So, I got what I wanted after all those years.  I soon discovered that all those bar patrons weren’t exaggerating.  Dream writing was an enormous task.  Our branch handled over 500 Dinas, and each of them needed at least a three hundred word dream outline daily.  We ran three shifts, just like out in the world, but thankfully only a quarter each of the Dinas worked second and third shift, respectively.  I was on second shift, so my workload wasn’t quite as bad as the first shifters.  I only had 27 Dinas assigned to me, and most of them were stationed at Fort Ellis Island, which made writing their dreams pretty easy.  Soldiers were probably the easiest career field to write for; one could get away with fairly mundane stuff and keep ‘em from eating the business end of their sidearms.  Still, I tried to add as much science fiction to the dreams of military personnel as possible, after all, if an alien invasion really did occur, they’d be better equipped to deal with it.  Right?

It wasn’t until I had a .45-caliber pistol pointed at my testicles that I realized that might have been a mistake.

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Graphic Novel Review: Chosin: Hold the Line by Richard Meyer, et al.

Chosin: Hold the Line is a vibrantly illustrated story about a company of Marines sent to the Chosin Reservoir during the winter of 1950. Forced to face waves of North Korean soldiers and Chinese “volunteers,” Fox Company struggles against overwhelming odds even as promised reinforcements are nowhere to be found. In this frozen hell, the cold is just as fatal as enemy rounds, but the Marines remain stalwart.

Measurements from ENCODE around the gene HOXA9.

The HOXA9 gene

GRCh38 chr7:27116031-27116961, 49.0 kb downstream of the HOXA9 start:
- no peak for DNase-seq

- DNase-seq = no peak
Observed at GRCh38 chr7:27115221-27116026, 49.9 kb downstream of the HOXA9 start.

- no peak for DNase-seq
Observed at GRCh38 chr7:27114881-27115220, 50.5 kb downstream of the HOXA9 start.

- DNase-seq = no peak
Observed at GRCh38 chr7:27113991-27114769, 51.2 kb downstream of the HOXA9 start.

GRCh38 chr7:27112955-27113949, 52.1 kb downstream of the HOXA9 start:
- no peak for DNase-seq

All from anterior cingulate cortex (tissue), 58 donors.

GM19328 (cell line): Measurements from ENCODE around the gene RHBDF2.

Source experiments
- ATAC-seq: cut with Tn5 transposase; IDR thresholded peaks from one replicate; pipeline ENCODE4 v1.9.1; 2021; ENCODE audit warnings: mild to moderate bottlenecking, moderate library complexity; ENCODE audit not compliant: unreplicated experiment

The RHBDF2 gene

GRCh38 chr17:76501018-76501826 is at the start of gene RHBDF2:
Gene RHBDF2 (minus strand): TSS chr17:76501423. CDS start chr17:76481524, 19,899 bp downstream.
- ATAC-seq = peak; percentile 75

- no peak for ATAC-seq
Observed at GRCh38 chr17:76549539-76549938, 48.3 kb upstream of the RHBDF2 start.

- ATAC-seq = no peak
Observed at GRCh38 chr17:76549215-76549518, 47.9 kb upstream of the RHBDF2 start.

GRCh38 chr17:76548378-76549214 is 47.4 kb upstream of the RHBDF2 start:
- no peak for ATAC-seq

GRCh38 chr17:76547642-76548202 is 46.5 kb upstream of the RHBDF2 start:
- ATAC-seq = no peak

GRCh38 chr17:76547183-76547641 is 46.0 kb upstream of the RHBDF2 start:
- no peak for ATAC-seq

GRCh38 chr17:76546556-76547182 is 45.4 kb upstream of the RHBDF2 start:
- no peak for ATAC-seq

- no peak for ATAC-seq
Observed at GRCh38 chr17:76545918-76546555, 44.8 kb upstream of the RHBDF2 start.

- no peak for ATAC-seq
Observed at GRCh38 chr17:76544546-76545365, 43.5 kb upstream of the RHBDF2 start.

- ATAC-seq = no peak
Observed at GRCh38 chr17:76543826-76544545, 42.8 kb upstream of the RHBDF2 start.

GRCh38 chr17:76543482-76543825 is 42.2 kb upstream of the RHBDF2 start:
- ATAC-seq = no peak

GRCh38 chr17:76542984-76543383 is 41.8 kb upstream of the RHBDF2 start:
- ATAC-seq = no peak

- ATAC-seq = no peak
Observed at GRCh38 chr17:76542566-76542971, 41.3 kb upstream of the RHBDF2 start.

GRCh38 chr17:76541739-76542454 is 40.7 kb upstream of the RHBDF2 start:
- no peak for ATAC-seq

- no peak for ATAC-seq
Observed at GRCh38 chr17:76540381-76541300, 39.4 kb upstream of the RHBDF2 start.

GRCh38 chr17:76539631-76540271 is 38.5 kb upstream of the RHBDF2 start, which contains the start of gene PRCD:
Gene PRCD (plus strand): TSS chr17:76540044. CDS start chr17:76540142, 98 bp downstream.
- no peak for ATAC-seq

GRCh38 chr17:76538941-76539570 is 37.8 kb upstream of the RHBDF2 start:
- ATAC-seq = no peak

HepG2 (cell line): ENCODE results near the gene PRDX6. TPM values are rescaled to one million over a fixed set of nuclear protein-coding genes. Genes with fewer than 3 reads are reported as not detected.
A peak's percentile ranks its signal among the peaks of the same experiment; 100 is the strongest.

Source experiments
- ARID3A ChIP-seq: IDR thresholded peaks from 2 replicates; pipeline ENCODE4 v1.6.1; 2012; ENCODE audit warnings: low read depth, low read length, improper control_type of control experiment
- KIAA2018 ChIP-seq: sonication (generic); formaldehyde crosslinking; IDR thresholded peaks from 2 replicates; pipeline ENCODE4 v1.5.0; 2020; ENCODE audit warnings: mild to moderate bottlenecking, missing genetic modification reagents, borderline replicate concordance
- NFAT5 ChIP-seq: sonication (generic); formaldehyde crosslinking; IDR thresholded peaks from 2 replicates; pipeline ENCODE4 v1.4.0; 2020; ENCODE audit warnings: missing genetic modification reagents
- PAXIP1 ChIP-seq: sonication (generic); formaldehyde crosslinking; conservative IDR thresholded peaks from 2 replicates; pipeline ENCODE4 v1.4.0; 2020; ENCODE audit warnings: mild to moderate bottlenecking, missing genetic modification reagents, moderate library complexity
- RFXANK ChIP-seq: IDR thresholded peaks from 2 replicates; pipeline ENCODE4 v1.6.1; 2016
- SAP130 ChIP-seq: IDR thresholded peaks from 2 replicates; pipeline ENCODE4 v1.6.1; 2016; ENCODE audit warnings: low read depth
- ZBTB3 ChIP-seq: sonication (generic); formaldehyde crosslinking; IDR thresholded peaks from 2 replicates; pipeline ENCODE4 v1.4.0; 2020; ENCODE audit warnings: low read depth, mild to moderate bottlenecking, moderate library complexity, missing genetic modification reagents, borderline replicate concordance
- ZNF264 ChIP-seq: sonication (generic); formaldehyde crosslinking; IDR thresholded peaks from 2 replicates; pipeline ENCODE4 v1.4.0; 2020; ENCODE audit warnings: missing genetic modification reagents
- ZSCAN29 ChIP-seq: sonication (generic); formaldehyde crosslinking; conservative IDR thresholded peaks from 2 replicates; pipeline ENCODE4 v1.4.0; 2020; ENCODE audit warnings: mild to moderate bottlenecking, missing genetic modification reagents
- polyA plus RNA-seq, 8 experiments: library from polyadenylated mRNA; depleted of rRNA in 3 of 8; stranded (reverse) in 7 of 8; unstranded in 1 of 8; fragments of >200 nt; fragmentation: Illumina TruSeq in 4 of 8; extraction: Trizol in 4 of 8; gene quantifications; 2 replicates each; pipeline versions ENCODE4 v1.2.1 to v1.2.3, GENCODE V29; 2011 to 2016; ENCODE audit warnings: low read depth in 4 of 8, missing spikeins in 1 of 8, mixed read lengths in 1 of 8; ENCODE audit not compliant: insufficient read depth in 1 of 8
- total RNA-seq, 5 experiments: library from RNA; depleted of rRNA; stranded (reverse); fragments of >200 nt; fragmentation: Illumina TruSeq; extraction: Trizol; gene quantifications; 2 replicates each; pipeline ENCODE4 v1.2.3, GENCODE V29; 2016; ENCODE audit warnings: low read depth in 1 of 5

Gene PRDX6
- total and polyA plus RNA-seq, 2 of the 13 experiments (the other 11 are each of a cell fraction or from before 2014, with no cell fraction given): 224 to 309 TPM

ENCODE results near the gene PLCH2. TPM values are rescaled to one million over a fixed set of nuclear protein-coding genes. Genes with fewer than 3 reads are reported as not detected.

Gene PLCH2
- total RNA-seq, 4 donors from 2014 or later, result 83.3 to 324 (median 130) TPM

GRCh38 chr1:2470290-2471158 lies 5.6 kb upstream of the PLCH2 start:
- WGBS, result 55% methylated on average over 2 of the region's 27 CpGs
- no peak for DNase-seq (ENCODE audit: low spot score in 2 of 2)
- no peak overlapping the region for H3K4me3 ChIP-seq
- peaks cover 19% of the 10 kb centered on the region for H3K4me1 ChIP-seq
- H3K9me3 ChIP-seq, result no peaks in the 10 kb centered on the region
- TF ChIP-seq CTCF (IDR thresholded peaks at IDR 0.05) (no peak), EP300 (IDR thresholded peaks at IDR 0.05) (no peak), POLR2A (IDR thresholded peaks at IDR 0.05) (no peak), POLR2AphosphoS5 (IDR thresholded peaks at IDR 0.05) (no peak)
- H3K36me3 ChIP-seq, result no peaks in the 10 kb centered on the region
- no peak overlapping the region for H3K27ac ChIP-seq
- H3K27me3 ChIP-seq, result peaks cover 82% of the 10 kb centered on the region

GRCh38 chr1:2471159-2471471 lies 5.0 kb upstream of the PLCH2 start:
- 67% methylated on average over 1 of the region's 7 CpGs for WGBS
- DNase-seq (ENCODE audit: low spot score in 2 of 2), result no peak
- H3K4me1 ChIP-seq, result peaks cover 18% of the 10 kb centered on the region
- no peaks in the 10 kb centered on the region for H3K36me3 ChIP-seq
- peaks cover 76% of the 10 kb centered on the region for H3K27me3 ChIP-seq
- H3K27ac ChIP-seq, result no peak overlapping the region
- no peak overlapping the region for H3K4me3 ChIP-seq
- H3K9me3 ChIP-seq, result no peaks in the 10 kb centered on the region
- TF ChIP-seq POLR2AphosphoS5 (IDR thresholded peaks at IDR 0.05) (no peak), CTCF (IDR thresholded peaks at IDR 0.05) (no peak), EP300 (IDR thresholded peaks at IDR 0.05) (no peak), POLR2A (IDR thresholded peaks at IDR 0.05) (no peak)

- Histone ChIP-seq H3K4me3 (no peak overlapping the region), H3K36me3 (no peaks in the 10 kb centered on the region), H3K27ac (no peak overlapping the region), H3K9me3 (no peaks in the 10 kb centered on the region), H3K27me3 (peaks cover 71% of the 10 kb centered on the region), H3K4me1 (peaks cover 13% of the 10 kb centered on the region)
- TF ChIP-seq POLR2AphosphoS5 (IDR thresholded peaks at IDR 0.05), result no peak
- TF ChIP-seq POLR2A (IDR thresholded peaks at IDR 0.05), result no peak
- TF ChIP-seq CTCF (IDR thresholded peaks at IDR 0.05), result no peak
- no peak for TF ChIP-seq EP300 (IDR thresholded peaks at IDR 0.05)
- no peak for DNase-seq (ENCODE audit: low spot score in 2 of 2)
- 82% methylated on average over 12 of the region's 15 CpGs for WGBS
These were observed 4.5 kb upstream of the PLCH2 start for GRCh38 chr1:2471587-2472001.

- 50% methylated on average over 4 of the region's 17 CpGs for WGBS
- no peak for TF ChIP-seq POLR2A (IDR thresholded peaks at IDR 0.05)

When Battalion realizes their efforts are hopeless, they are ordered to withdraw to the coastline. The fight continues as the enemy is relentless, and the Marines are given no respite during their journey.

With a compelling plot and an excellent pace, Chosin: Hold the Line will satisfy all but the most jaded reader. While the character development is slight, the format of the graphic novel in general does not lend itself to too much detail in that regard. At the forefront here are the illustrations, which realistically depict the horrors of war. The characters themselves are presented with exaggerated facial features, which while lacking in overall verisimilitude, is actually quite useful for keeping track of who’s who. Additionally, the weapons and equipment are faithfully rendered and instantly recognizable to anyone familiar with that era of warfare.

The story also takes the time to look at the perspective of some of the enemy forces, adding a human element to what would otherwise be limited to faceless hordes swarming the Marines. There is also an additional short story, To the Sea, which follows two young Korean refugees caught in the middle of the conflict, a summary of the Chosin campaign, and a number of maps and photographs included, which I found unexpected but very much welcome. I am looking forward to more work from Meyer and his colleagues.

4.5 out of 5 stars

Though my Kindle reader was very slow to load each page (Samsung Galaxy Tab 2) due to the large file size, this is not a reflection of the work nor have I included this minor inconvenience in my rating. It is also worth noting that the Kindle version is not available on Windows readers on OS 7 or earlier, which is disclosed on the “available only on these devices” tab on the Amazon page. If you are limited to a computer running Windows 7 or earlier, you will have to order a hard copy. Still it looks great on my Galaxy Tab, and I am sorely tempted to order a hard copy, too.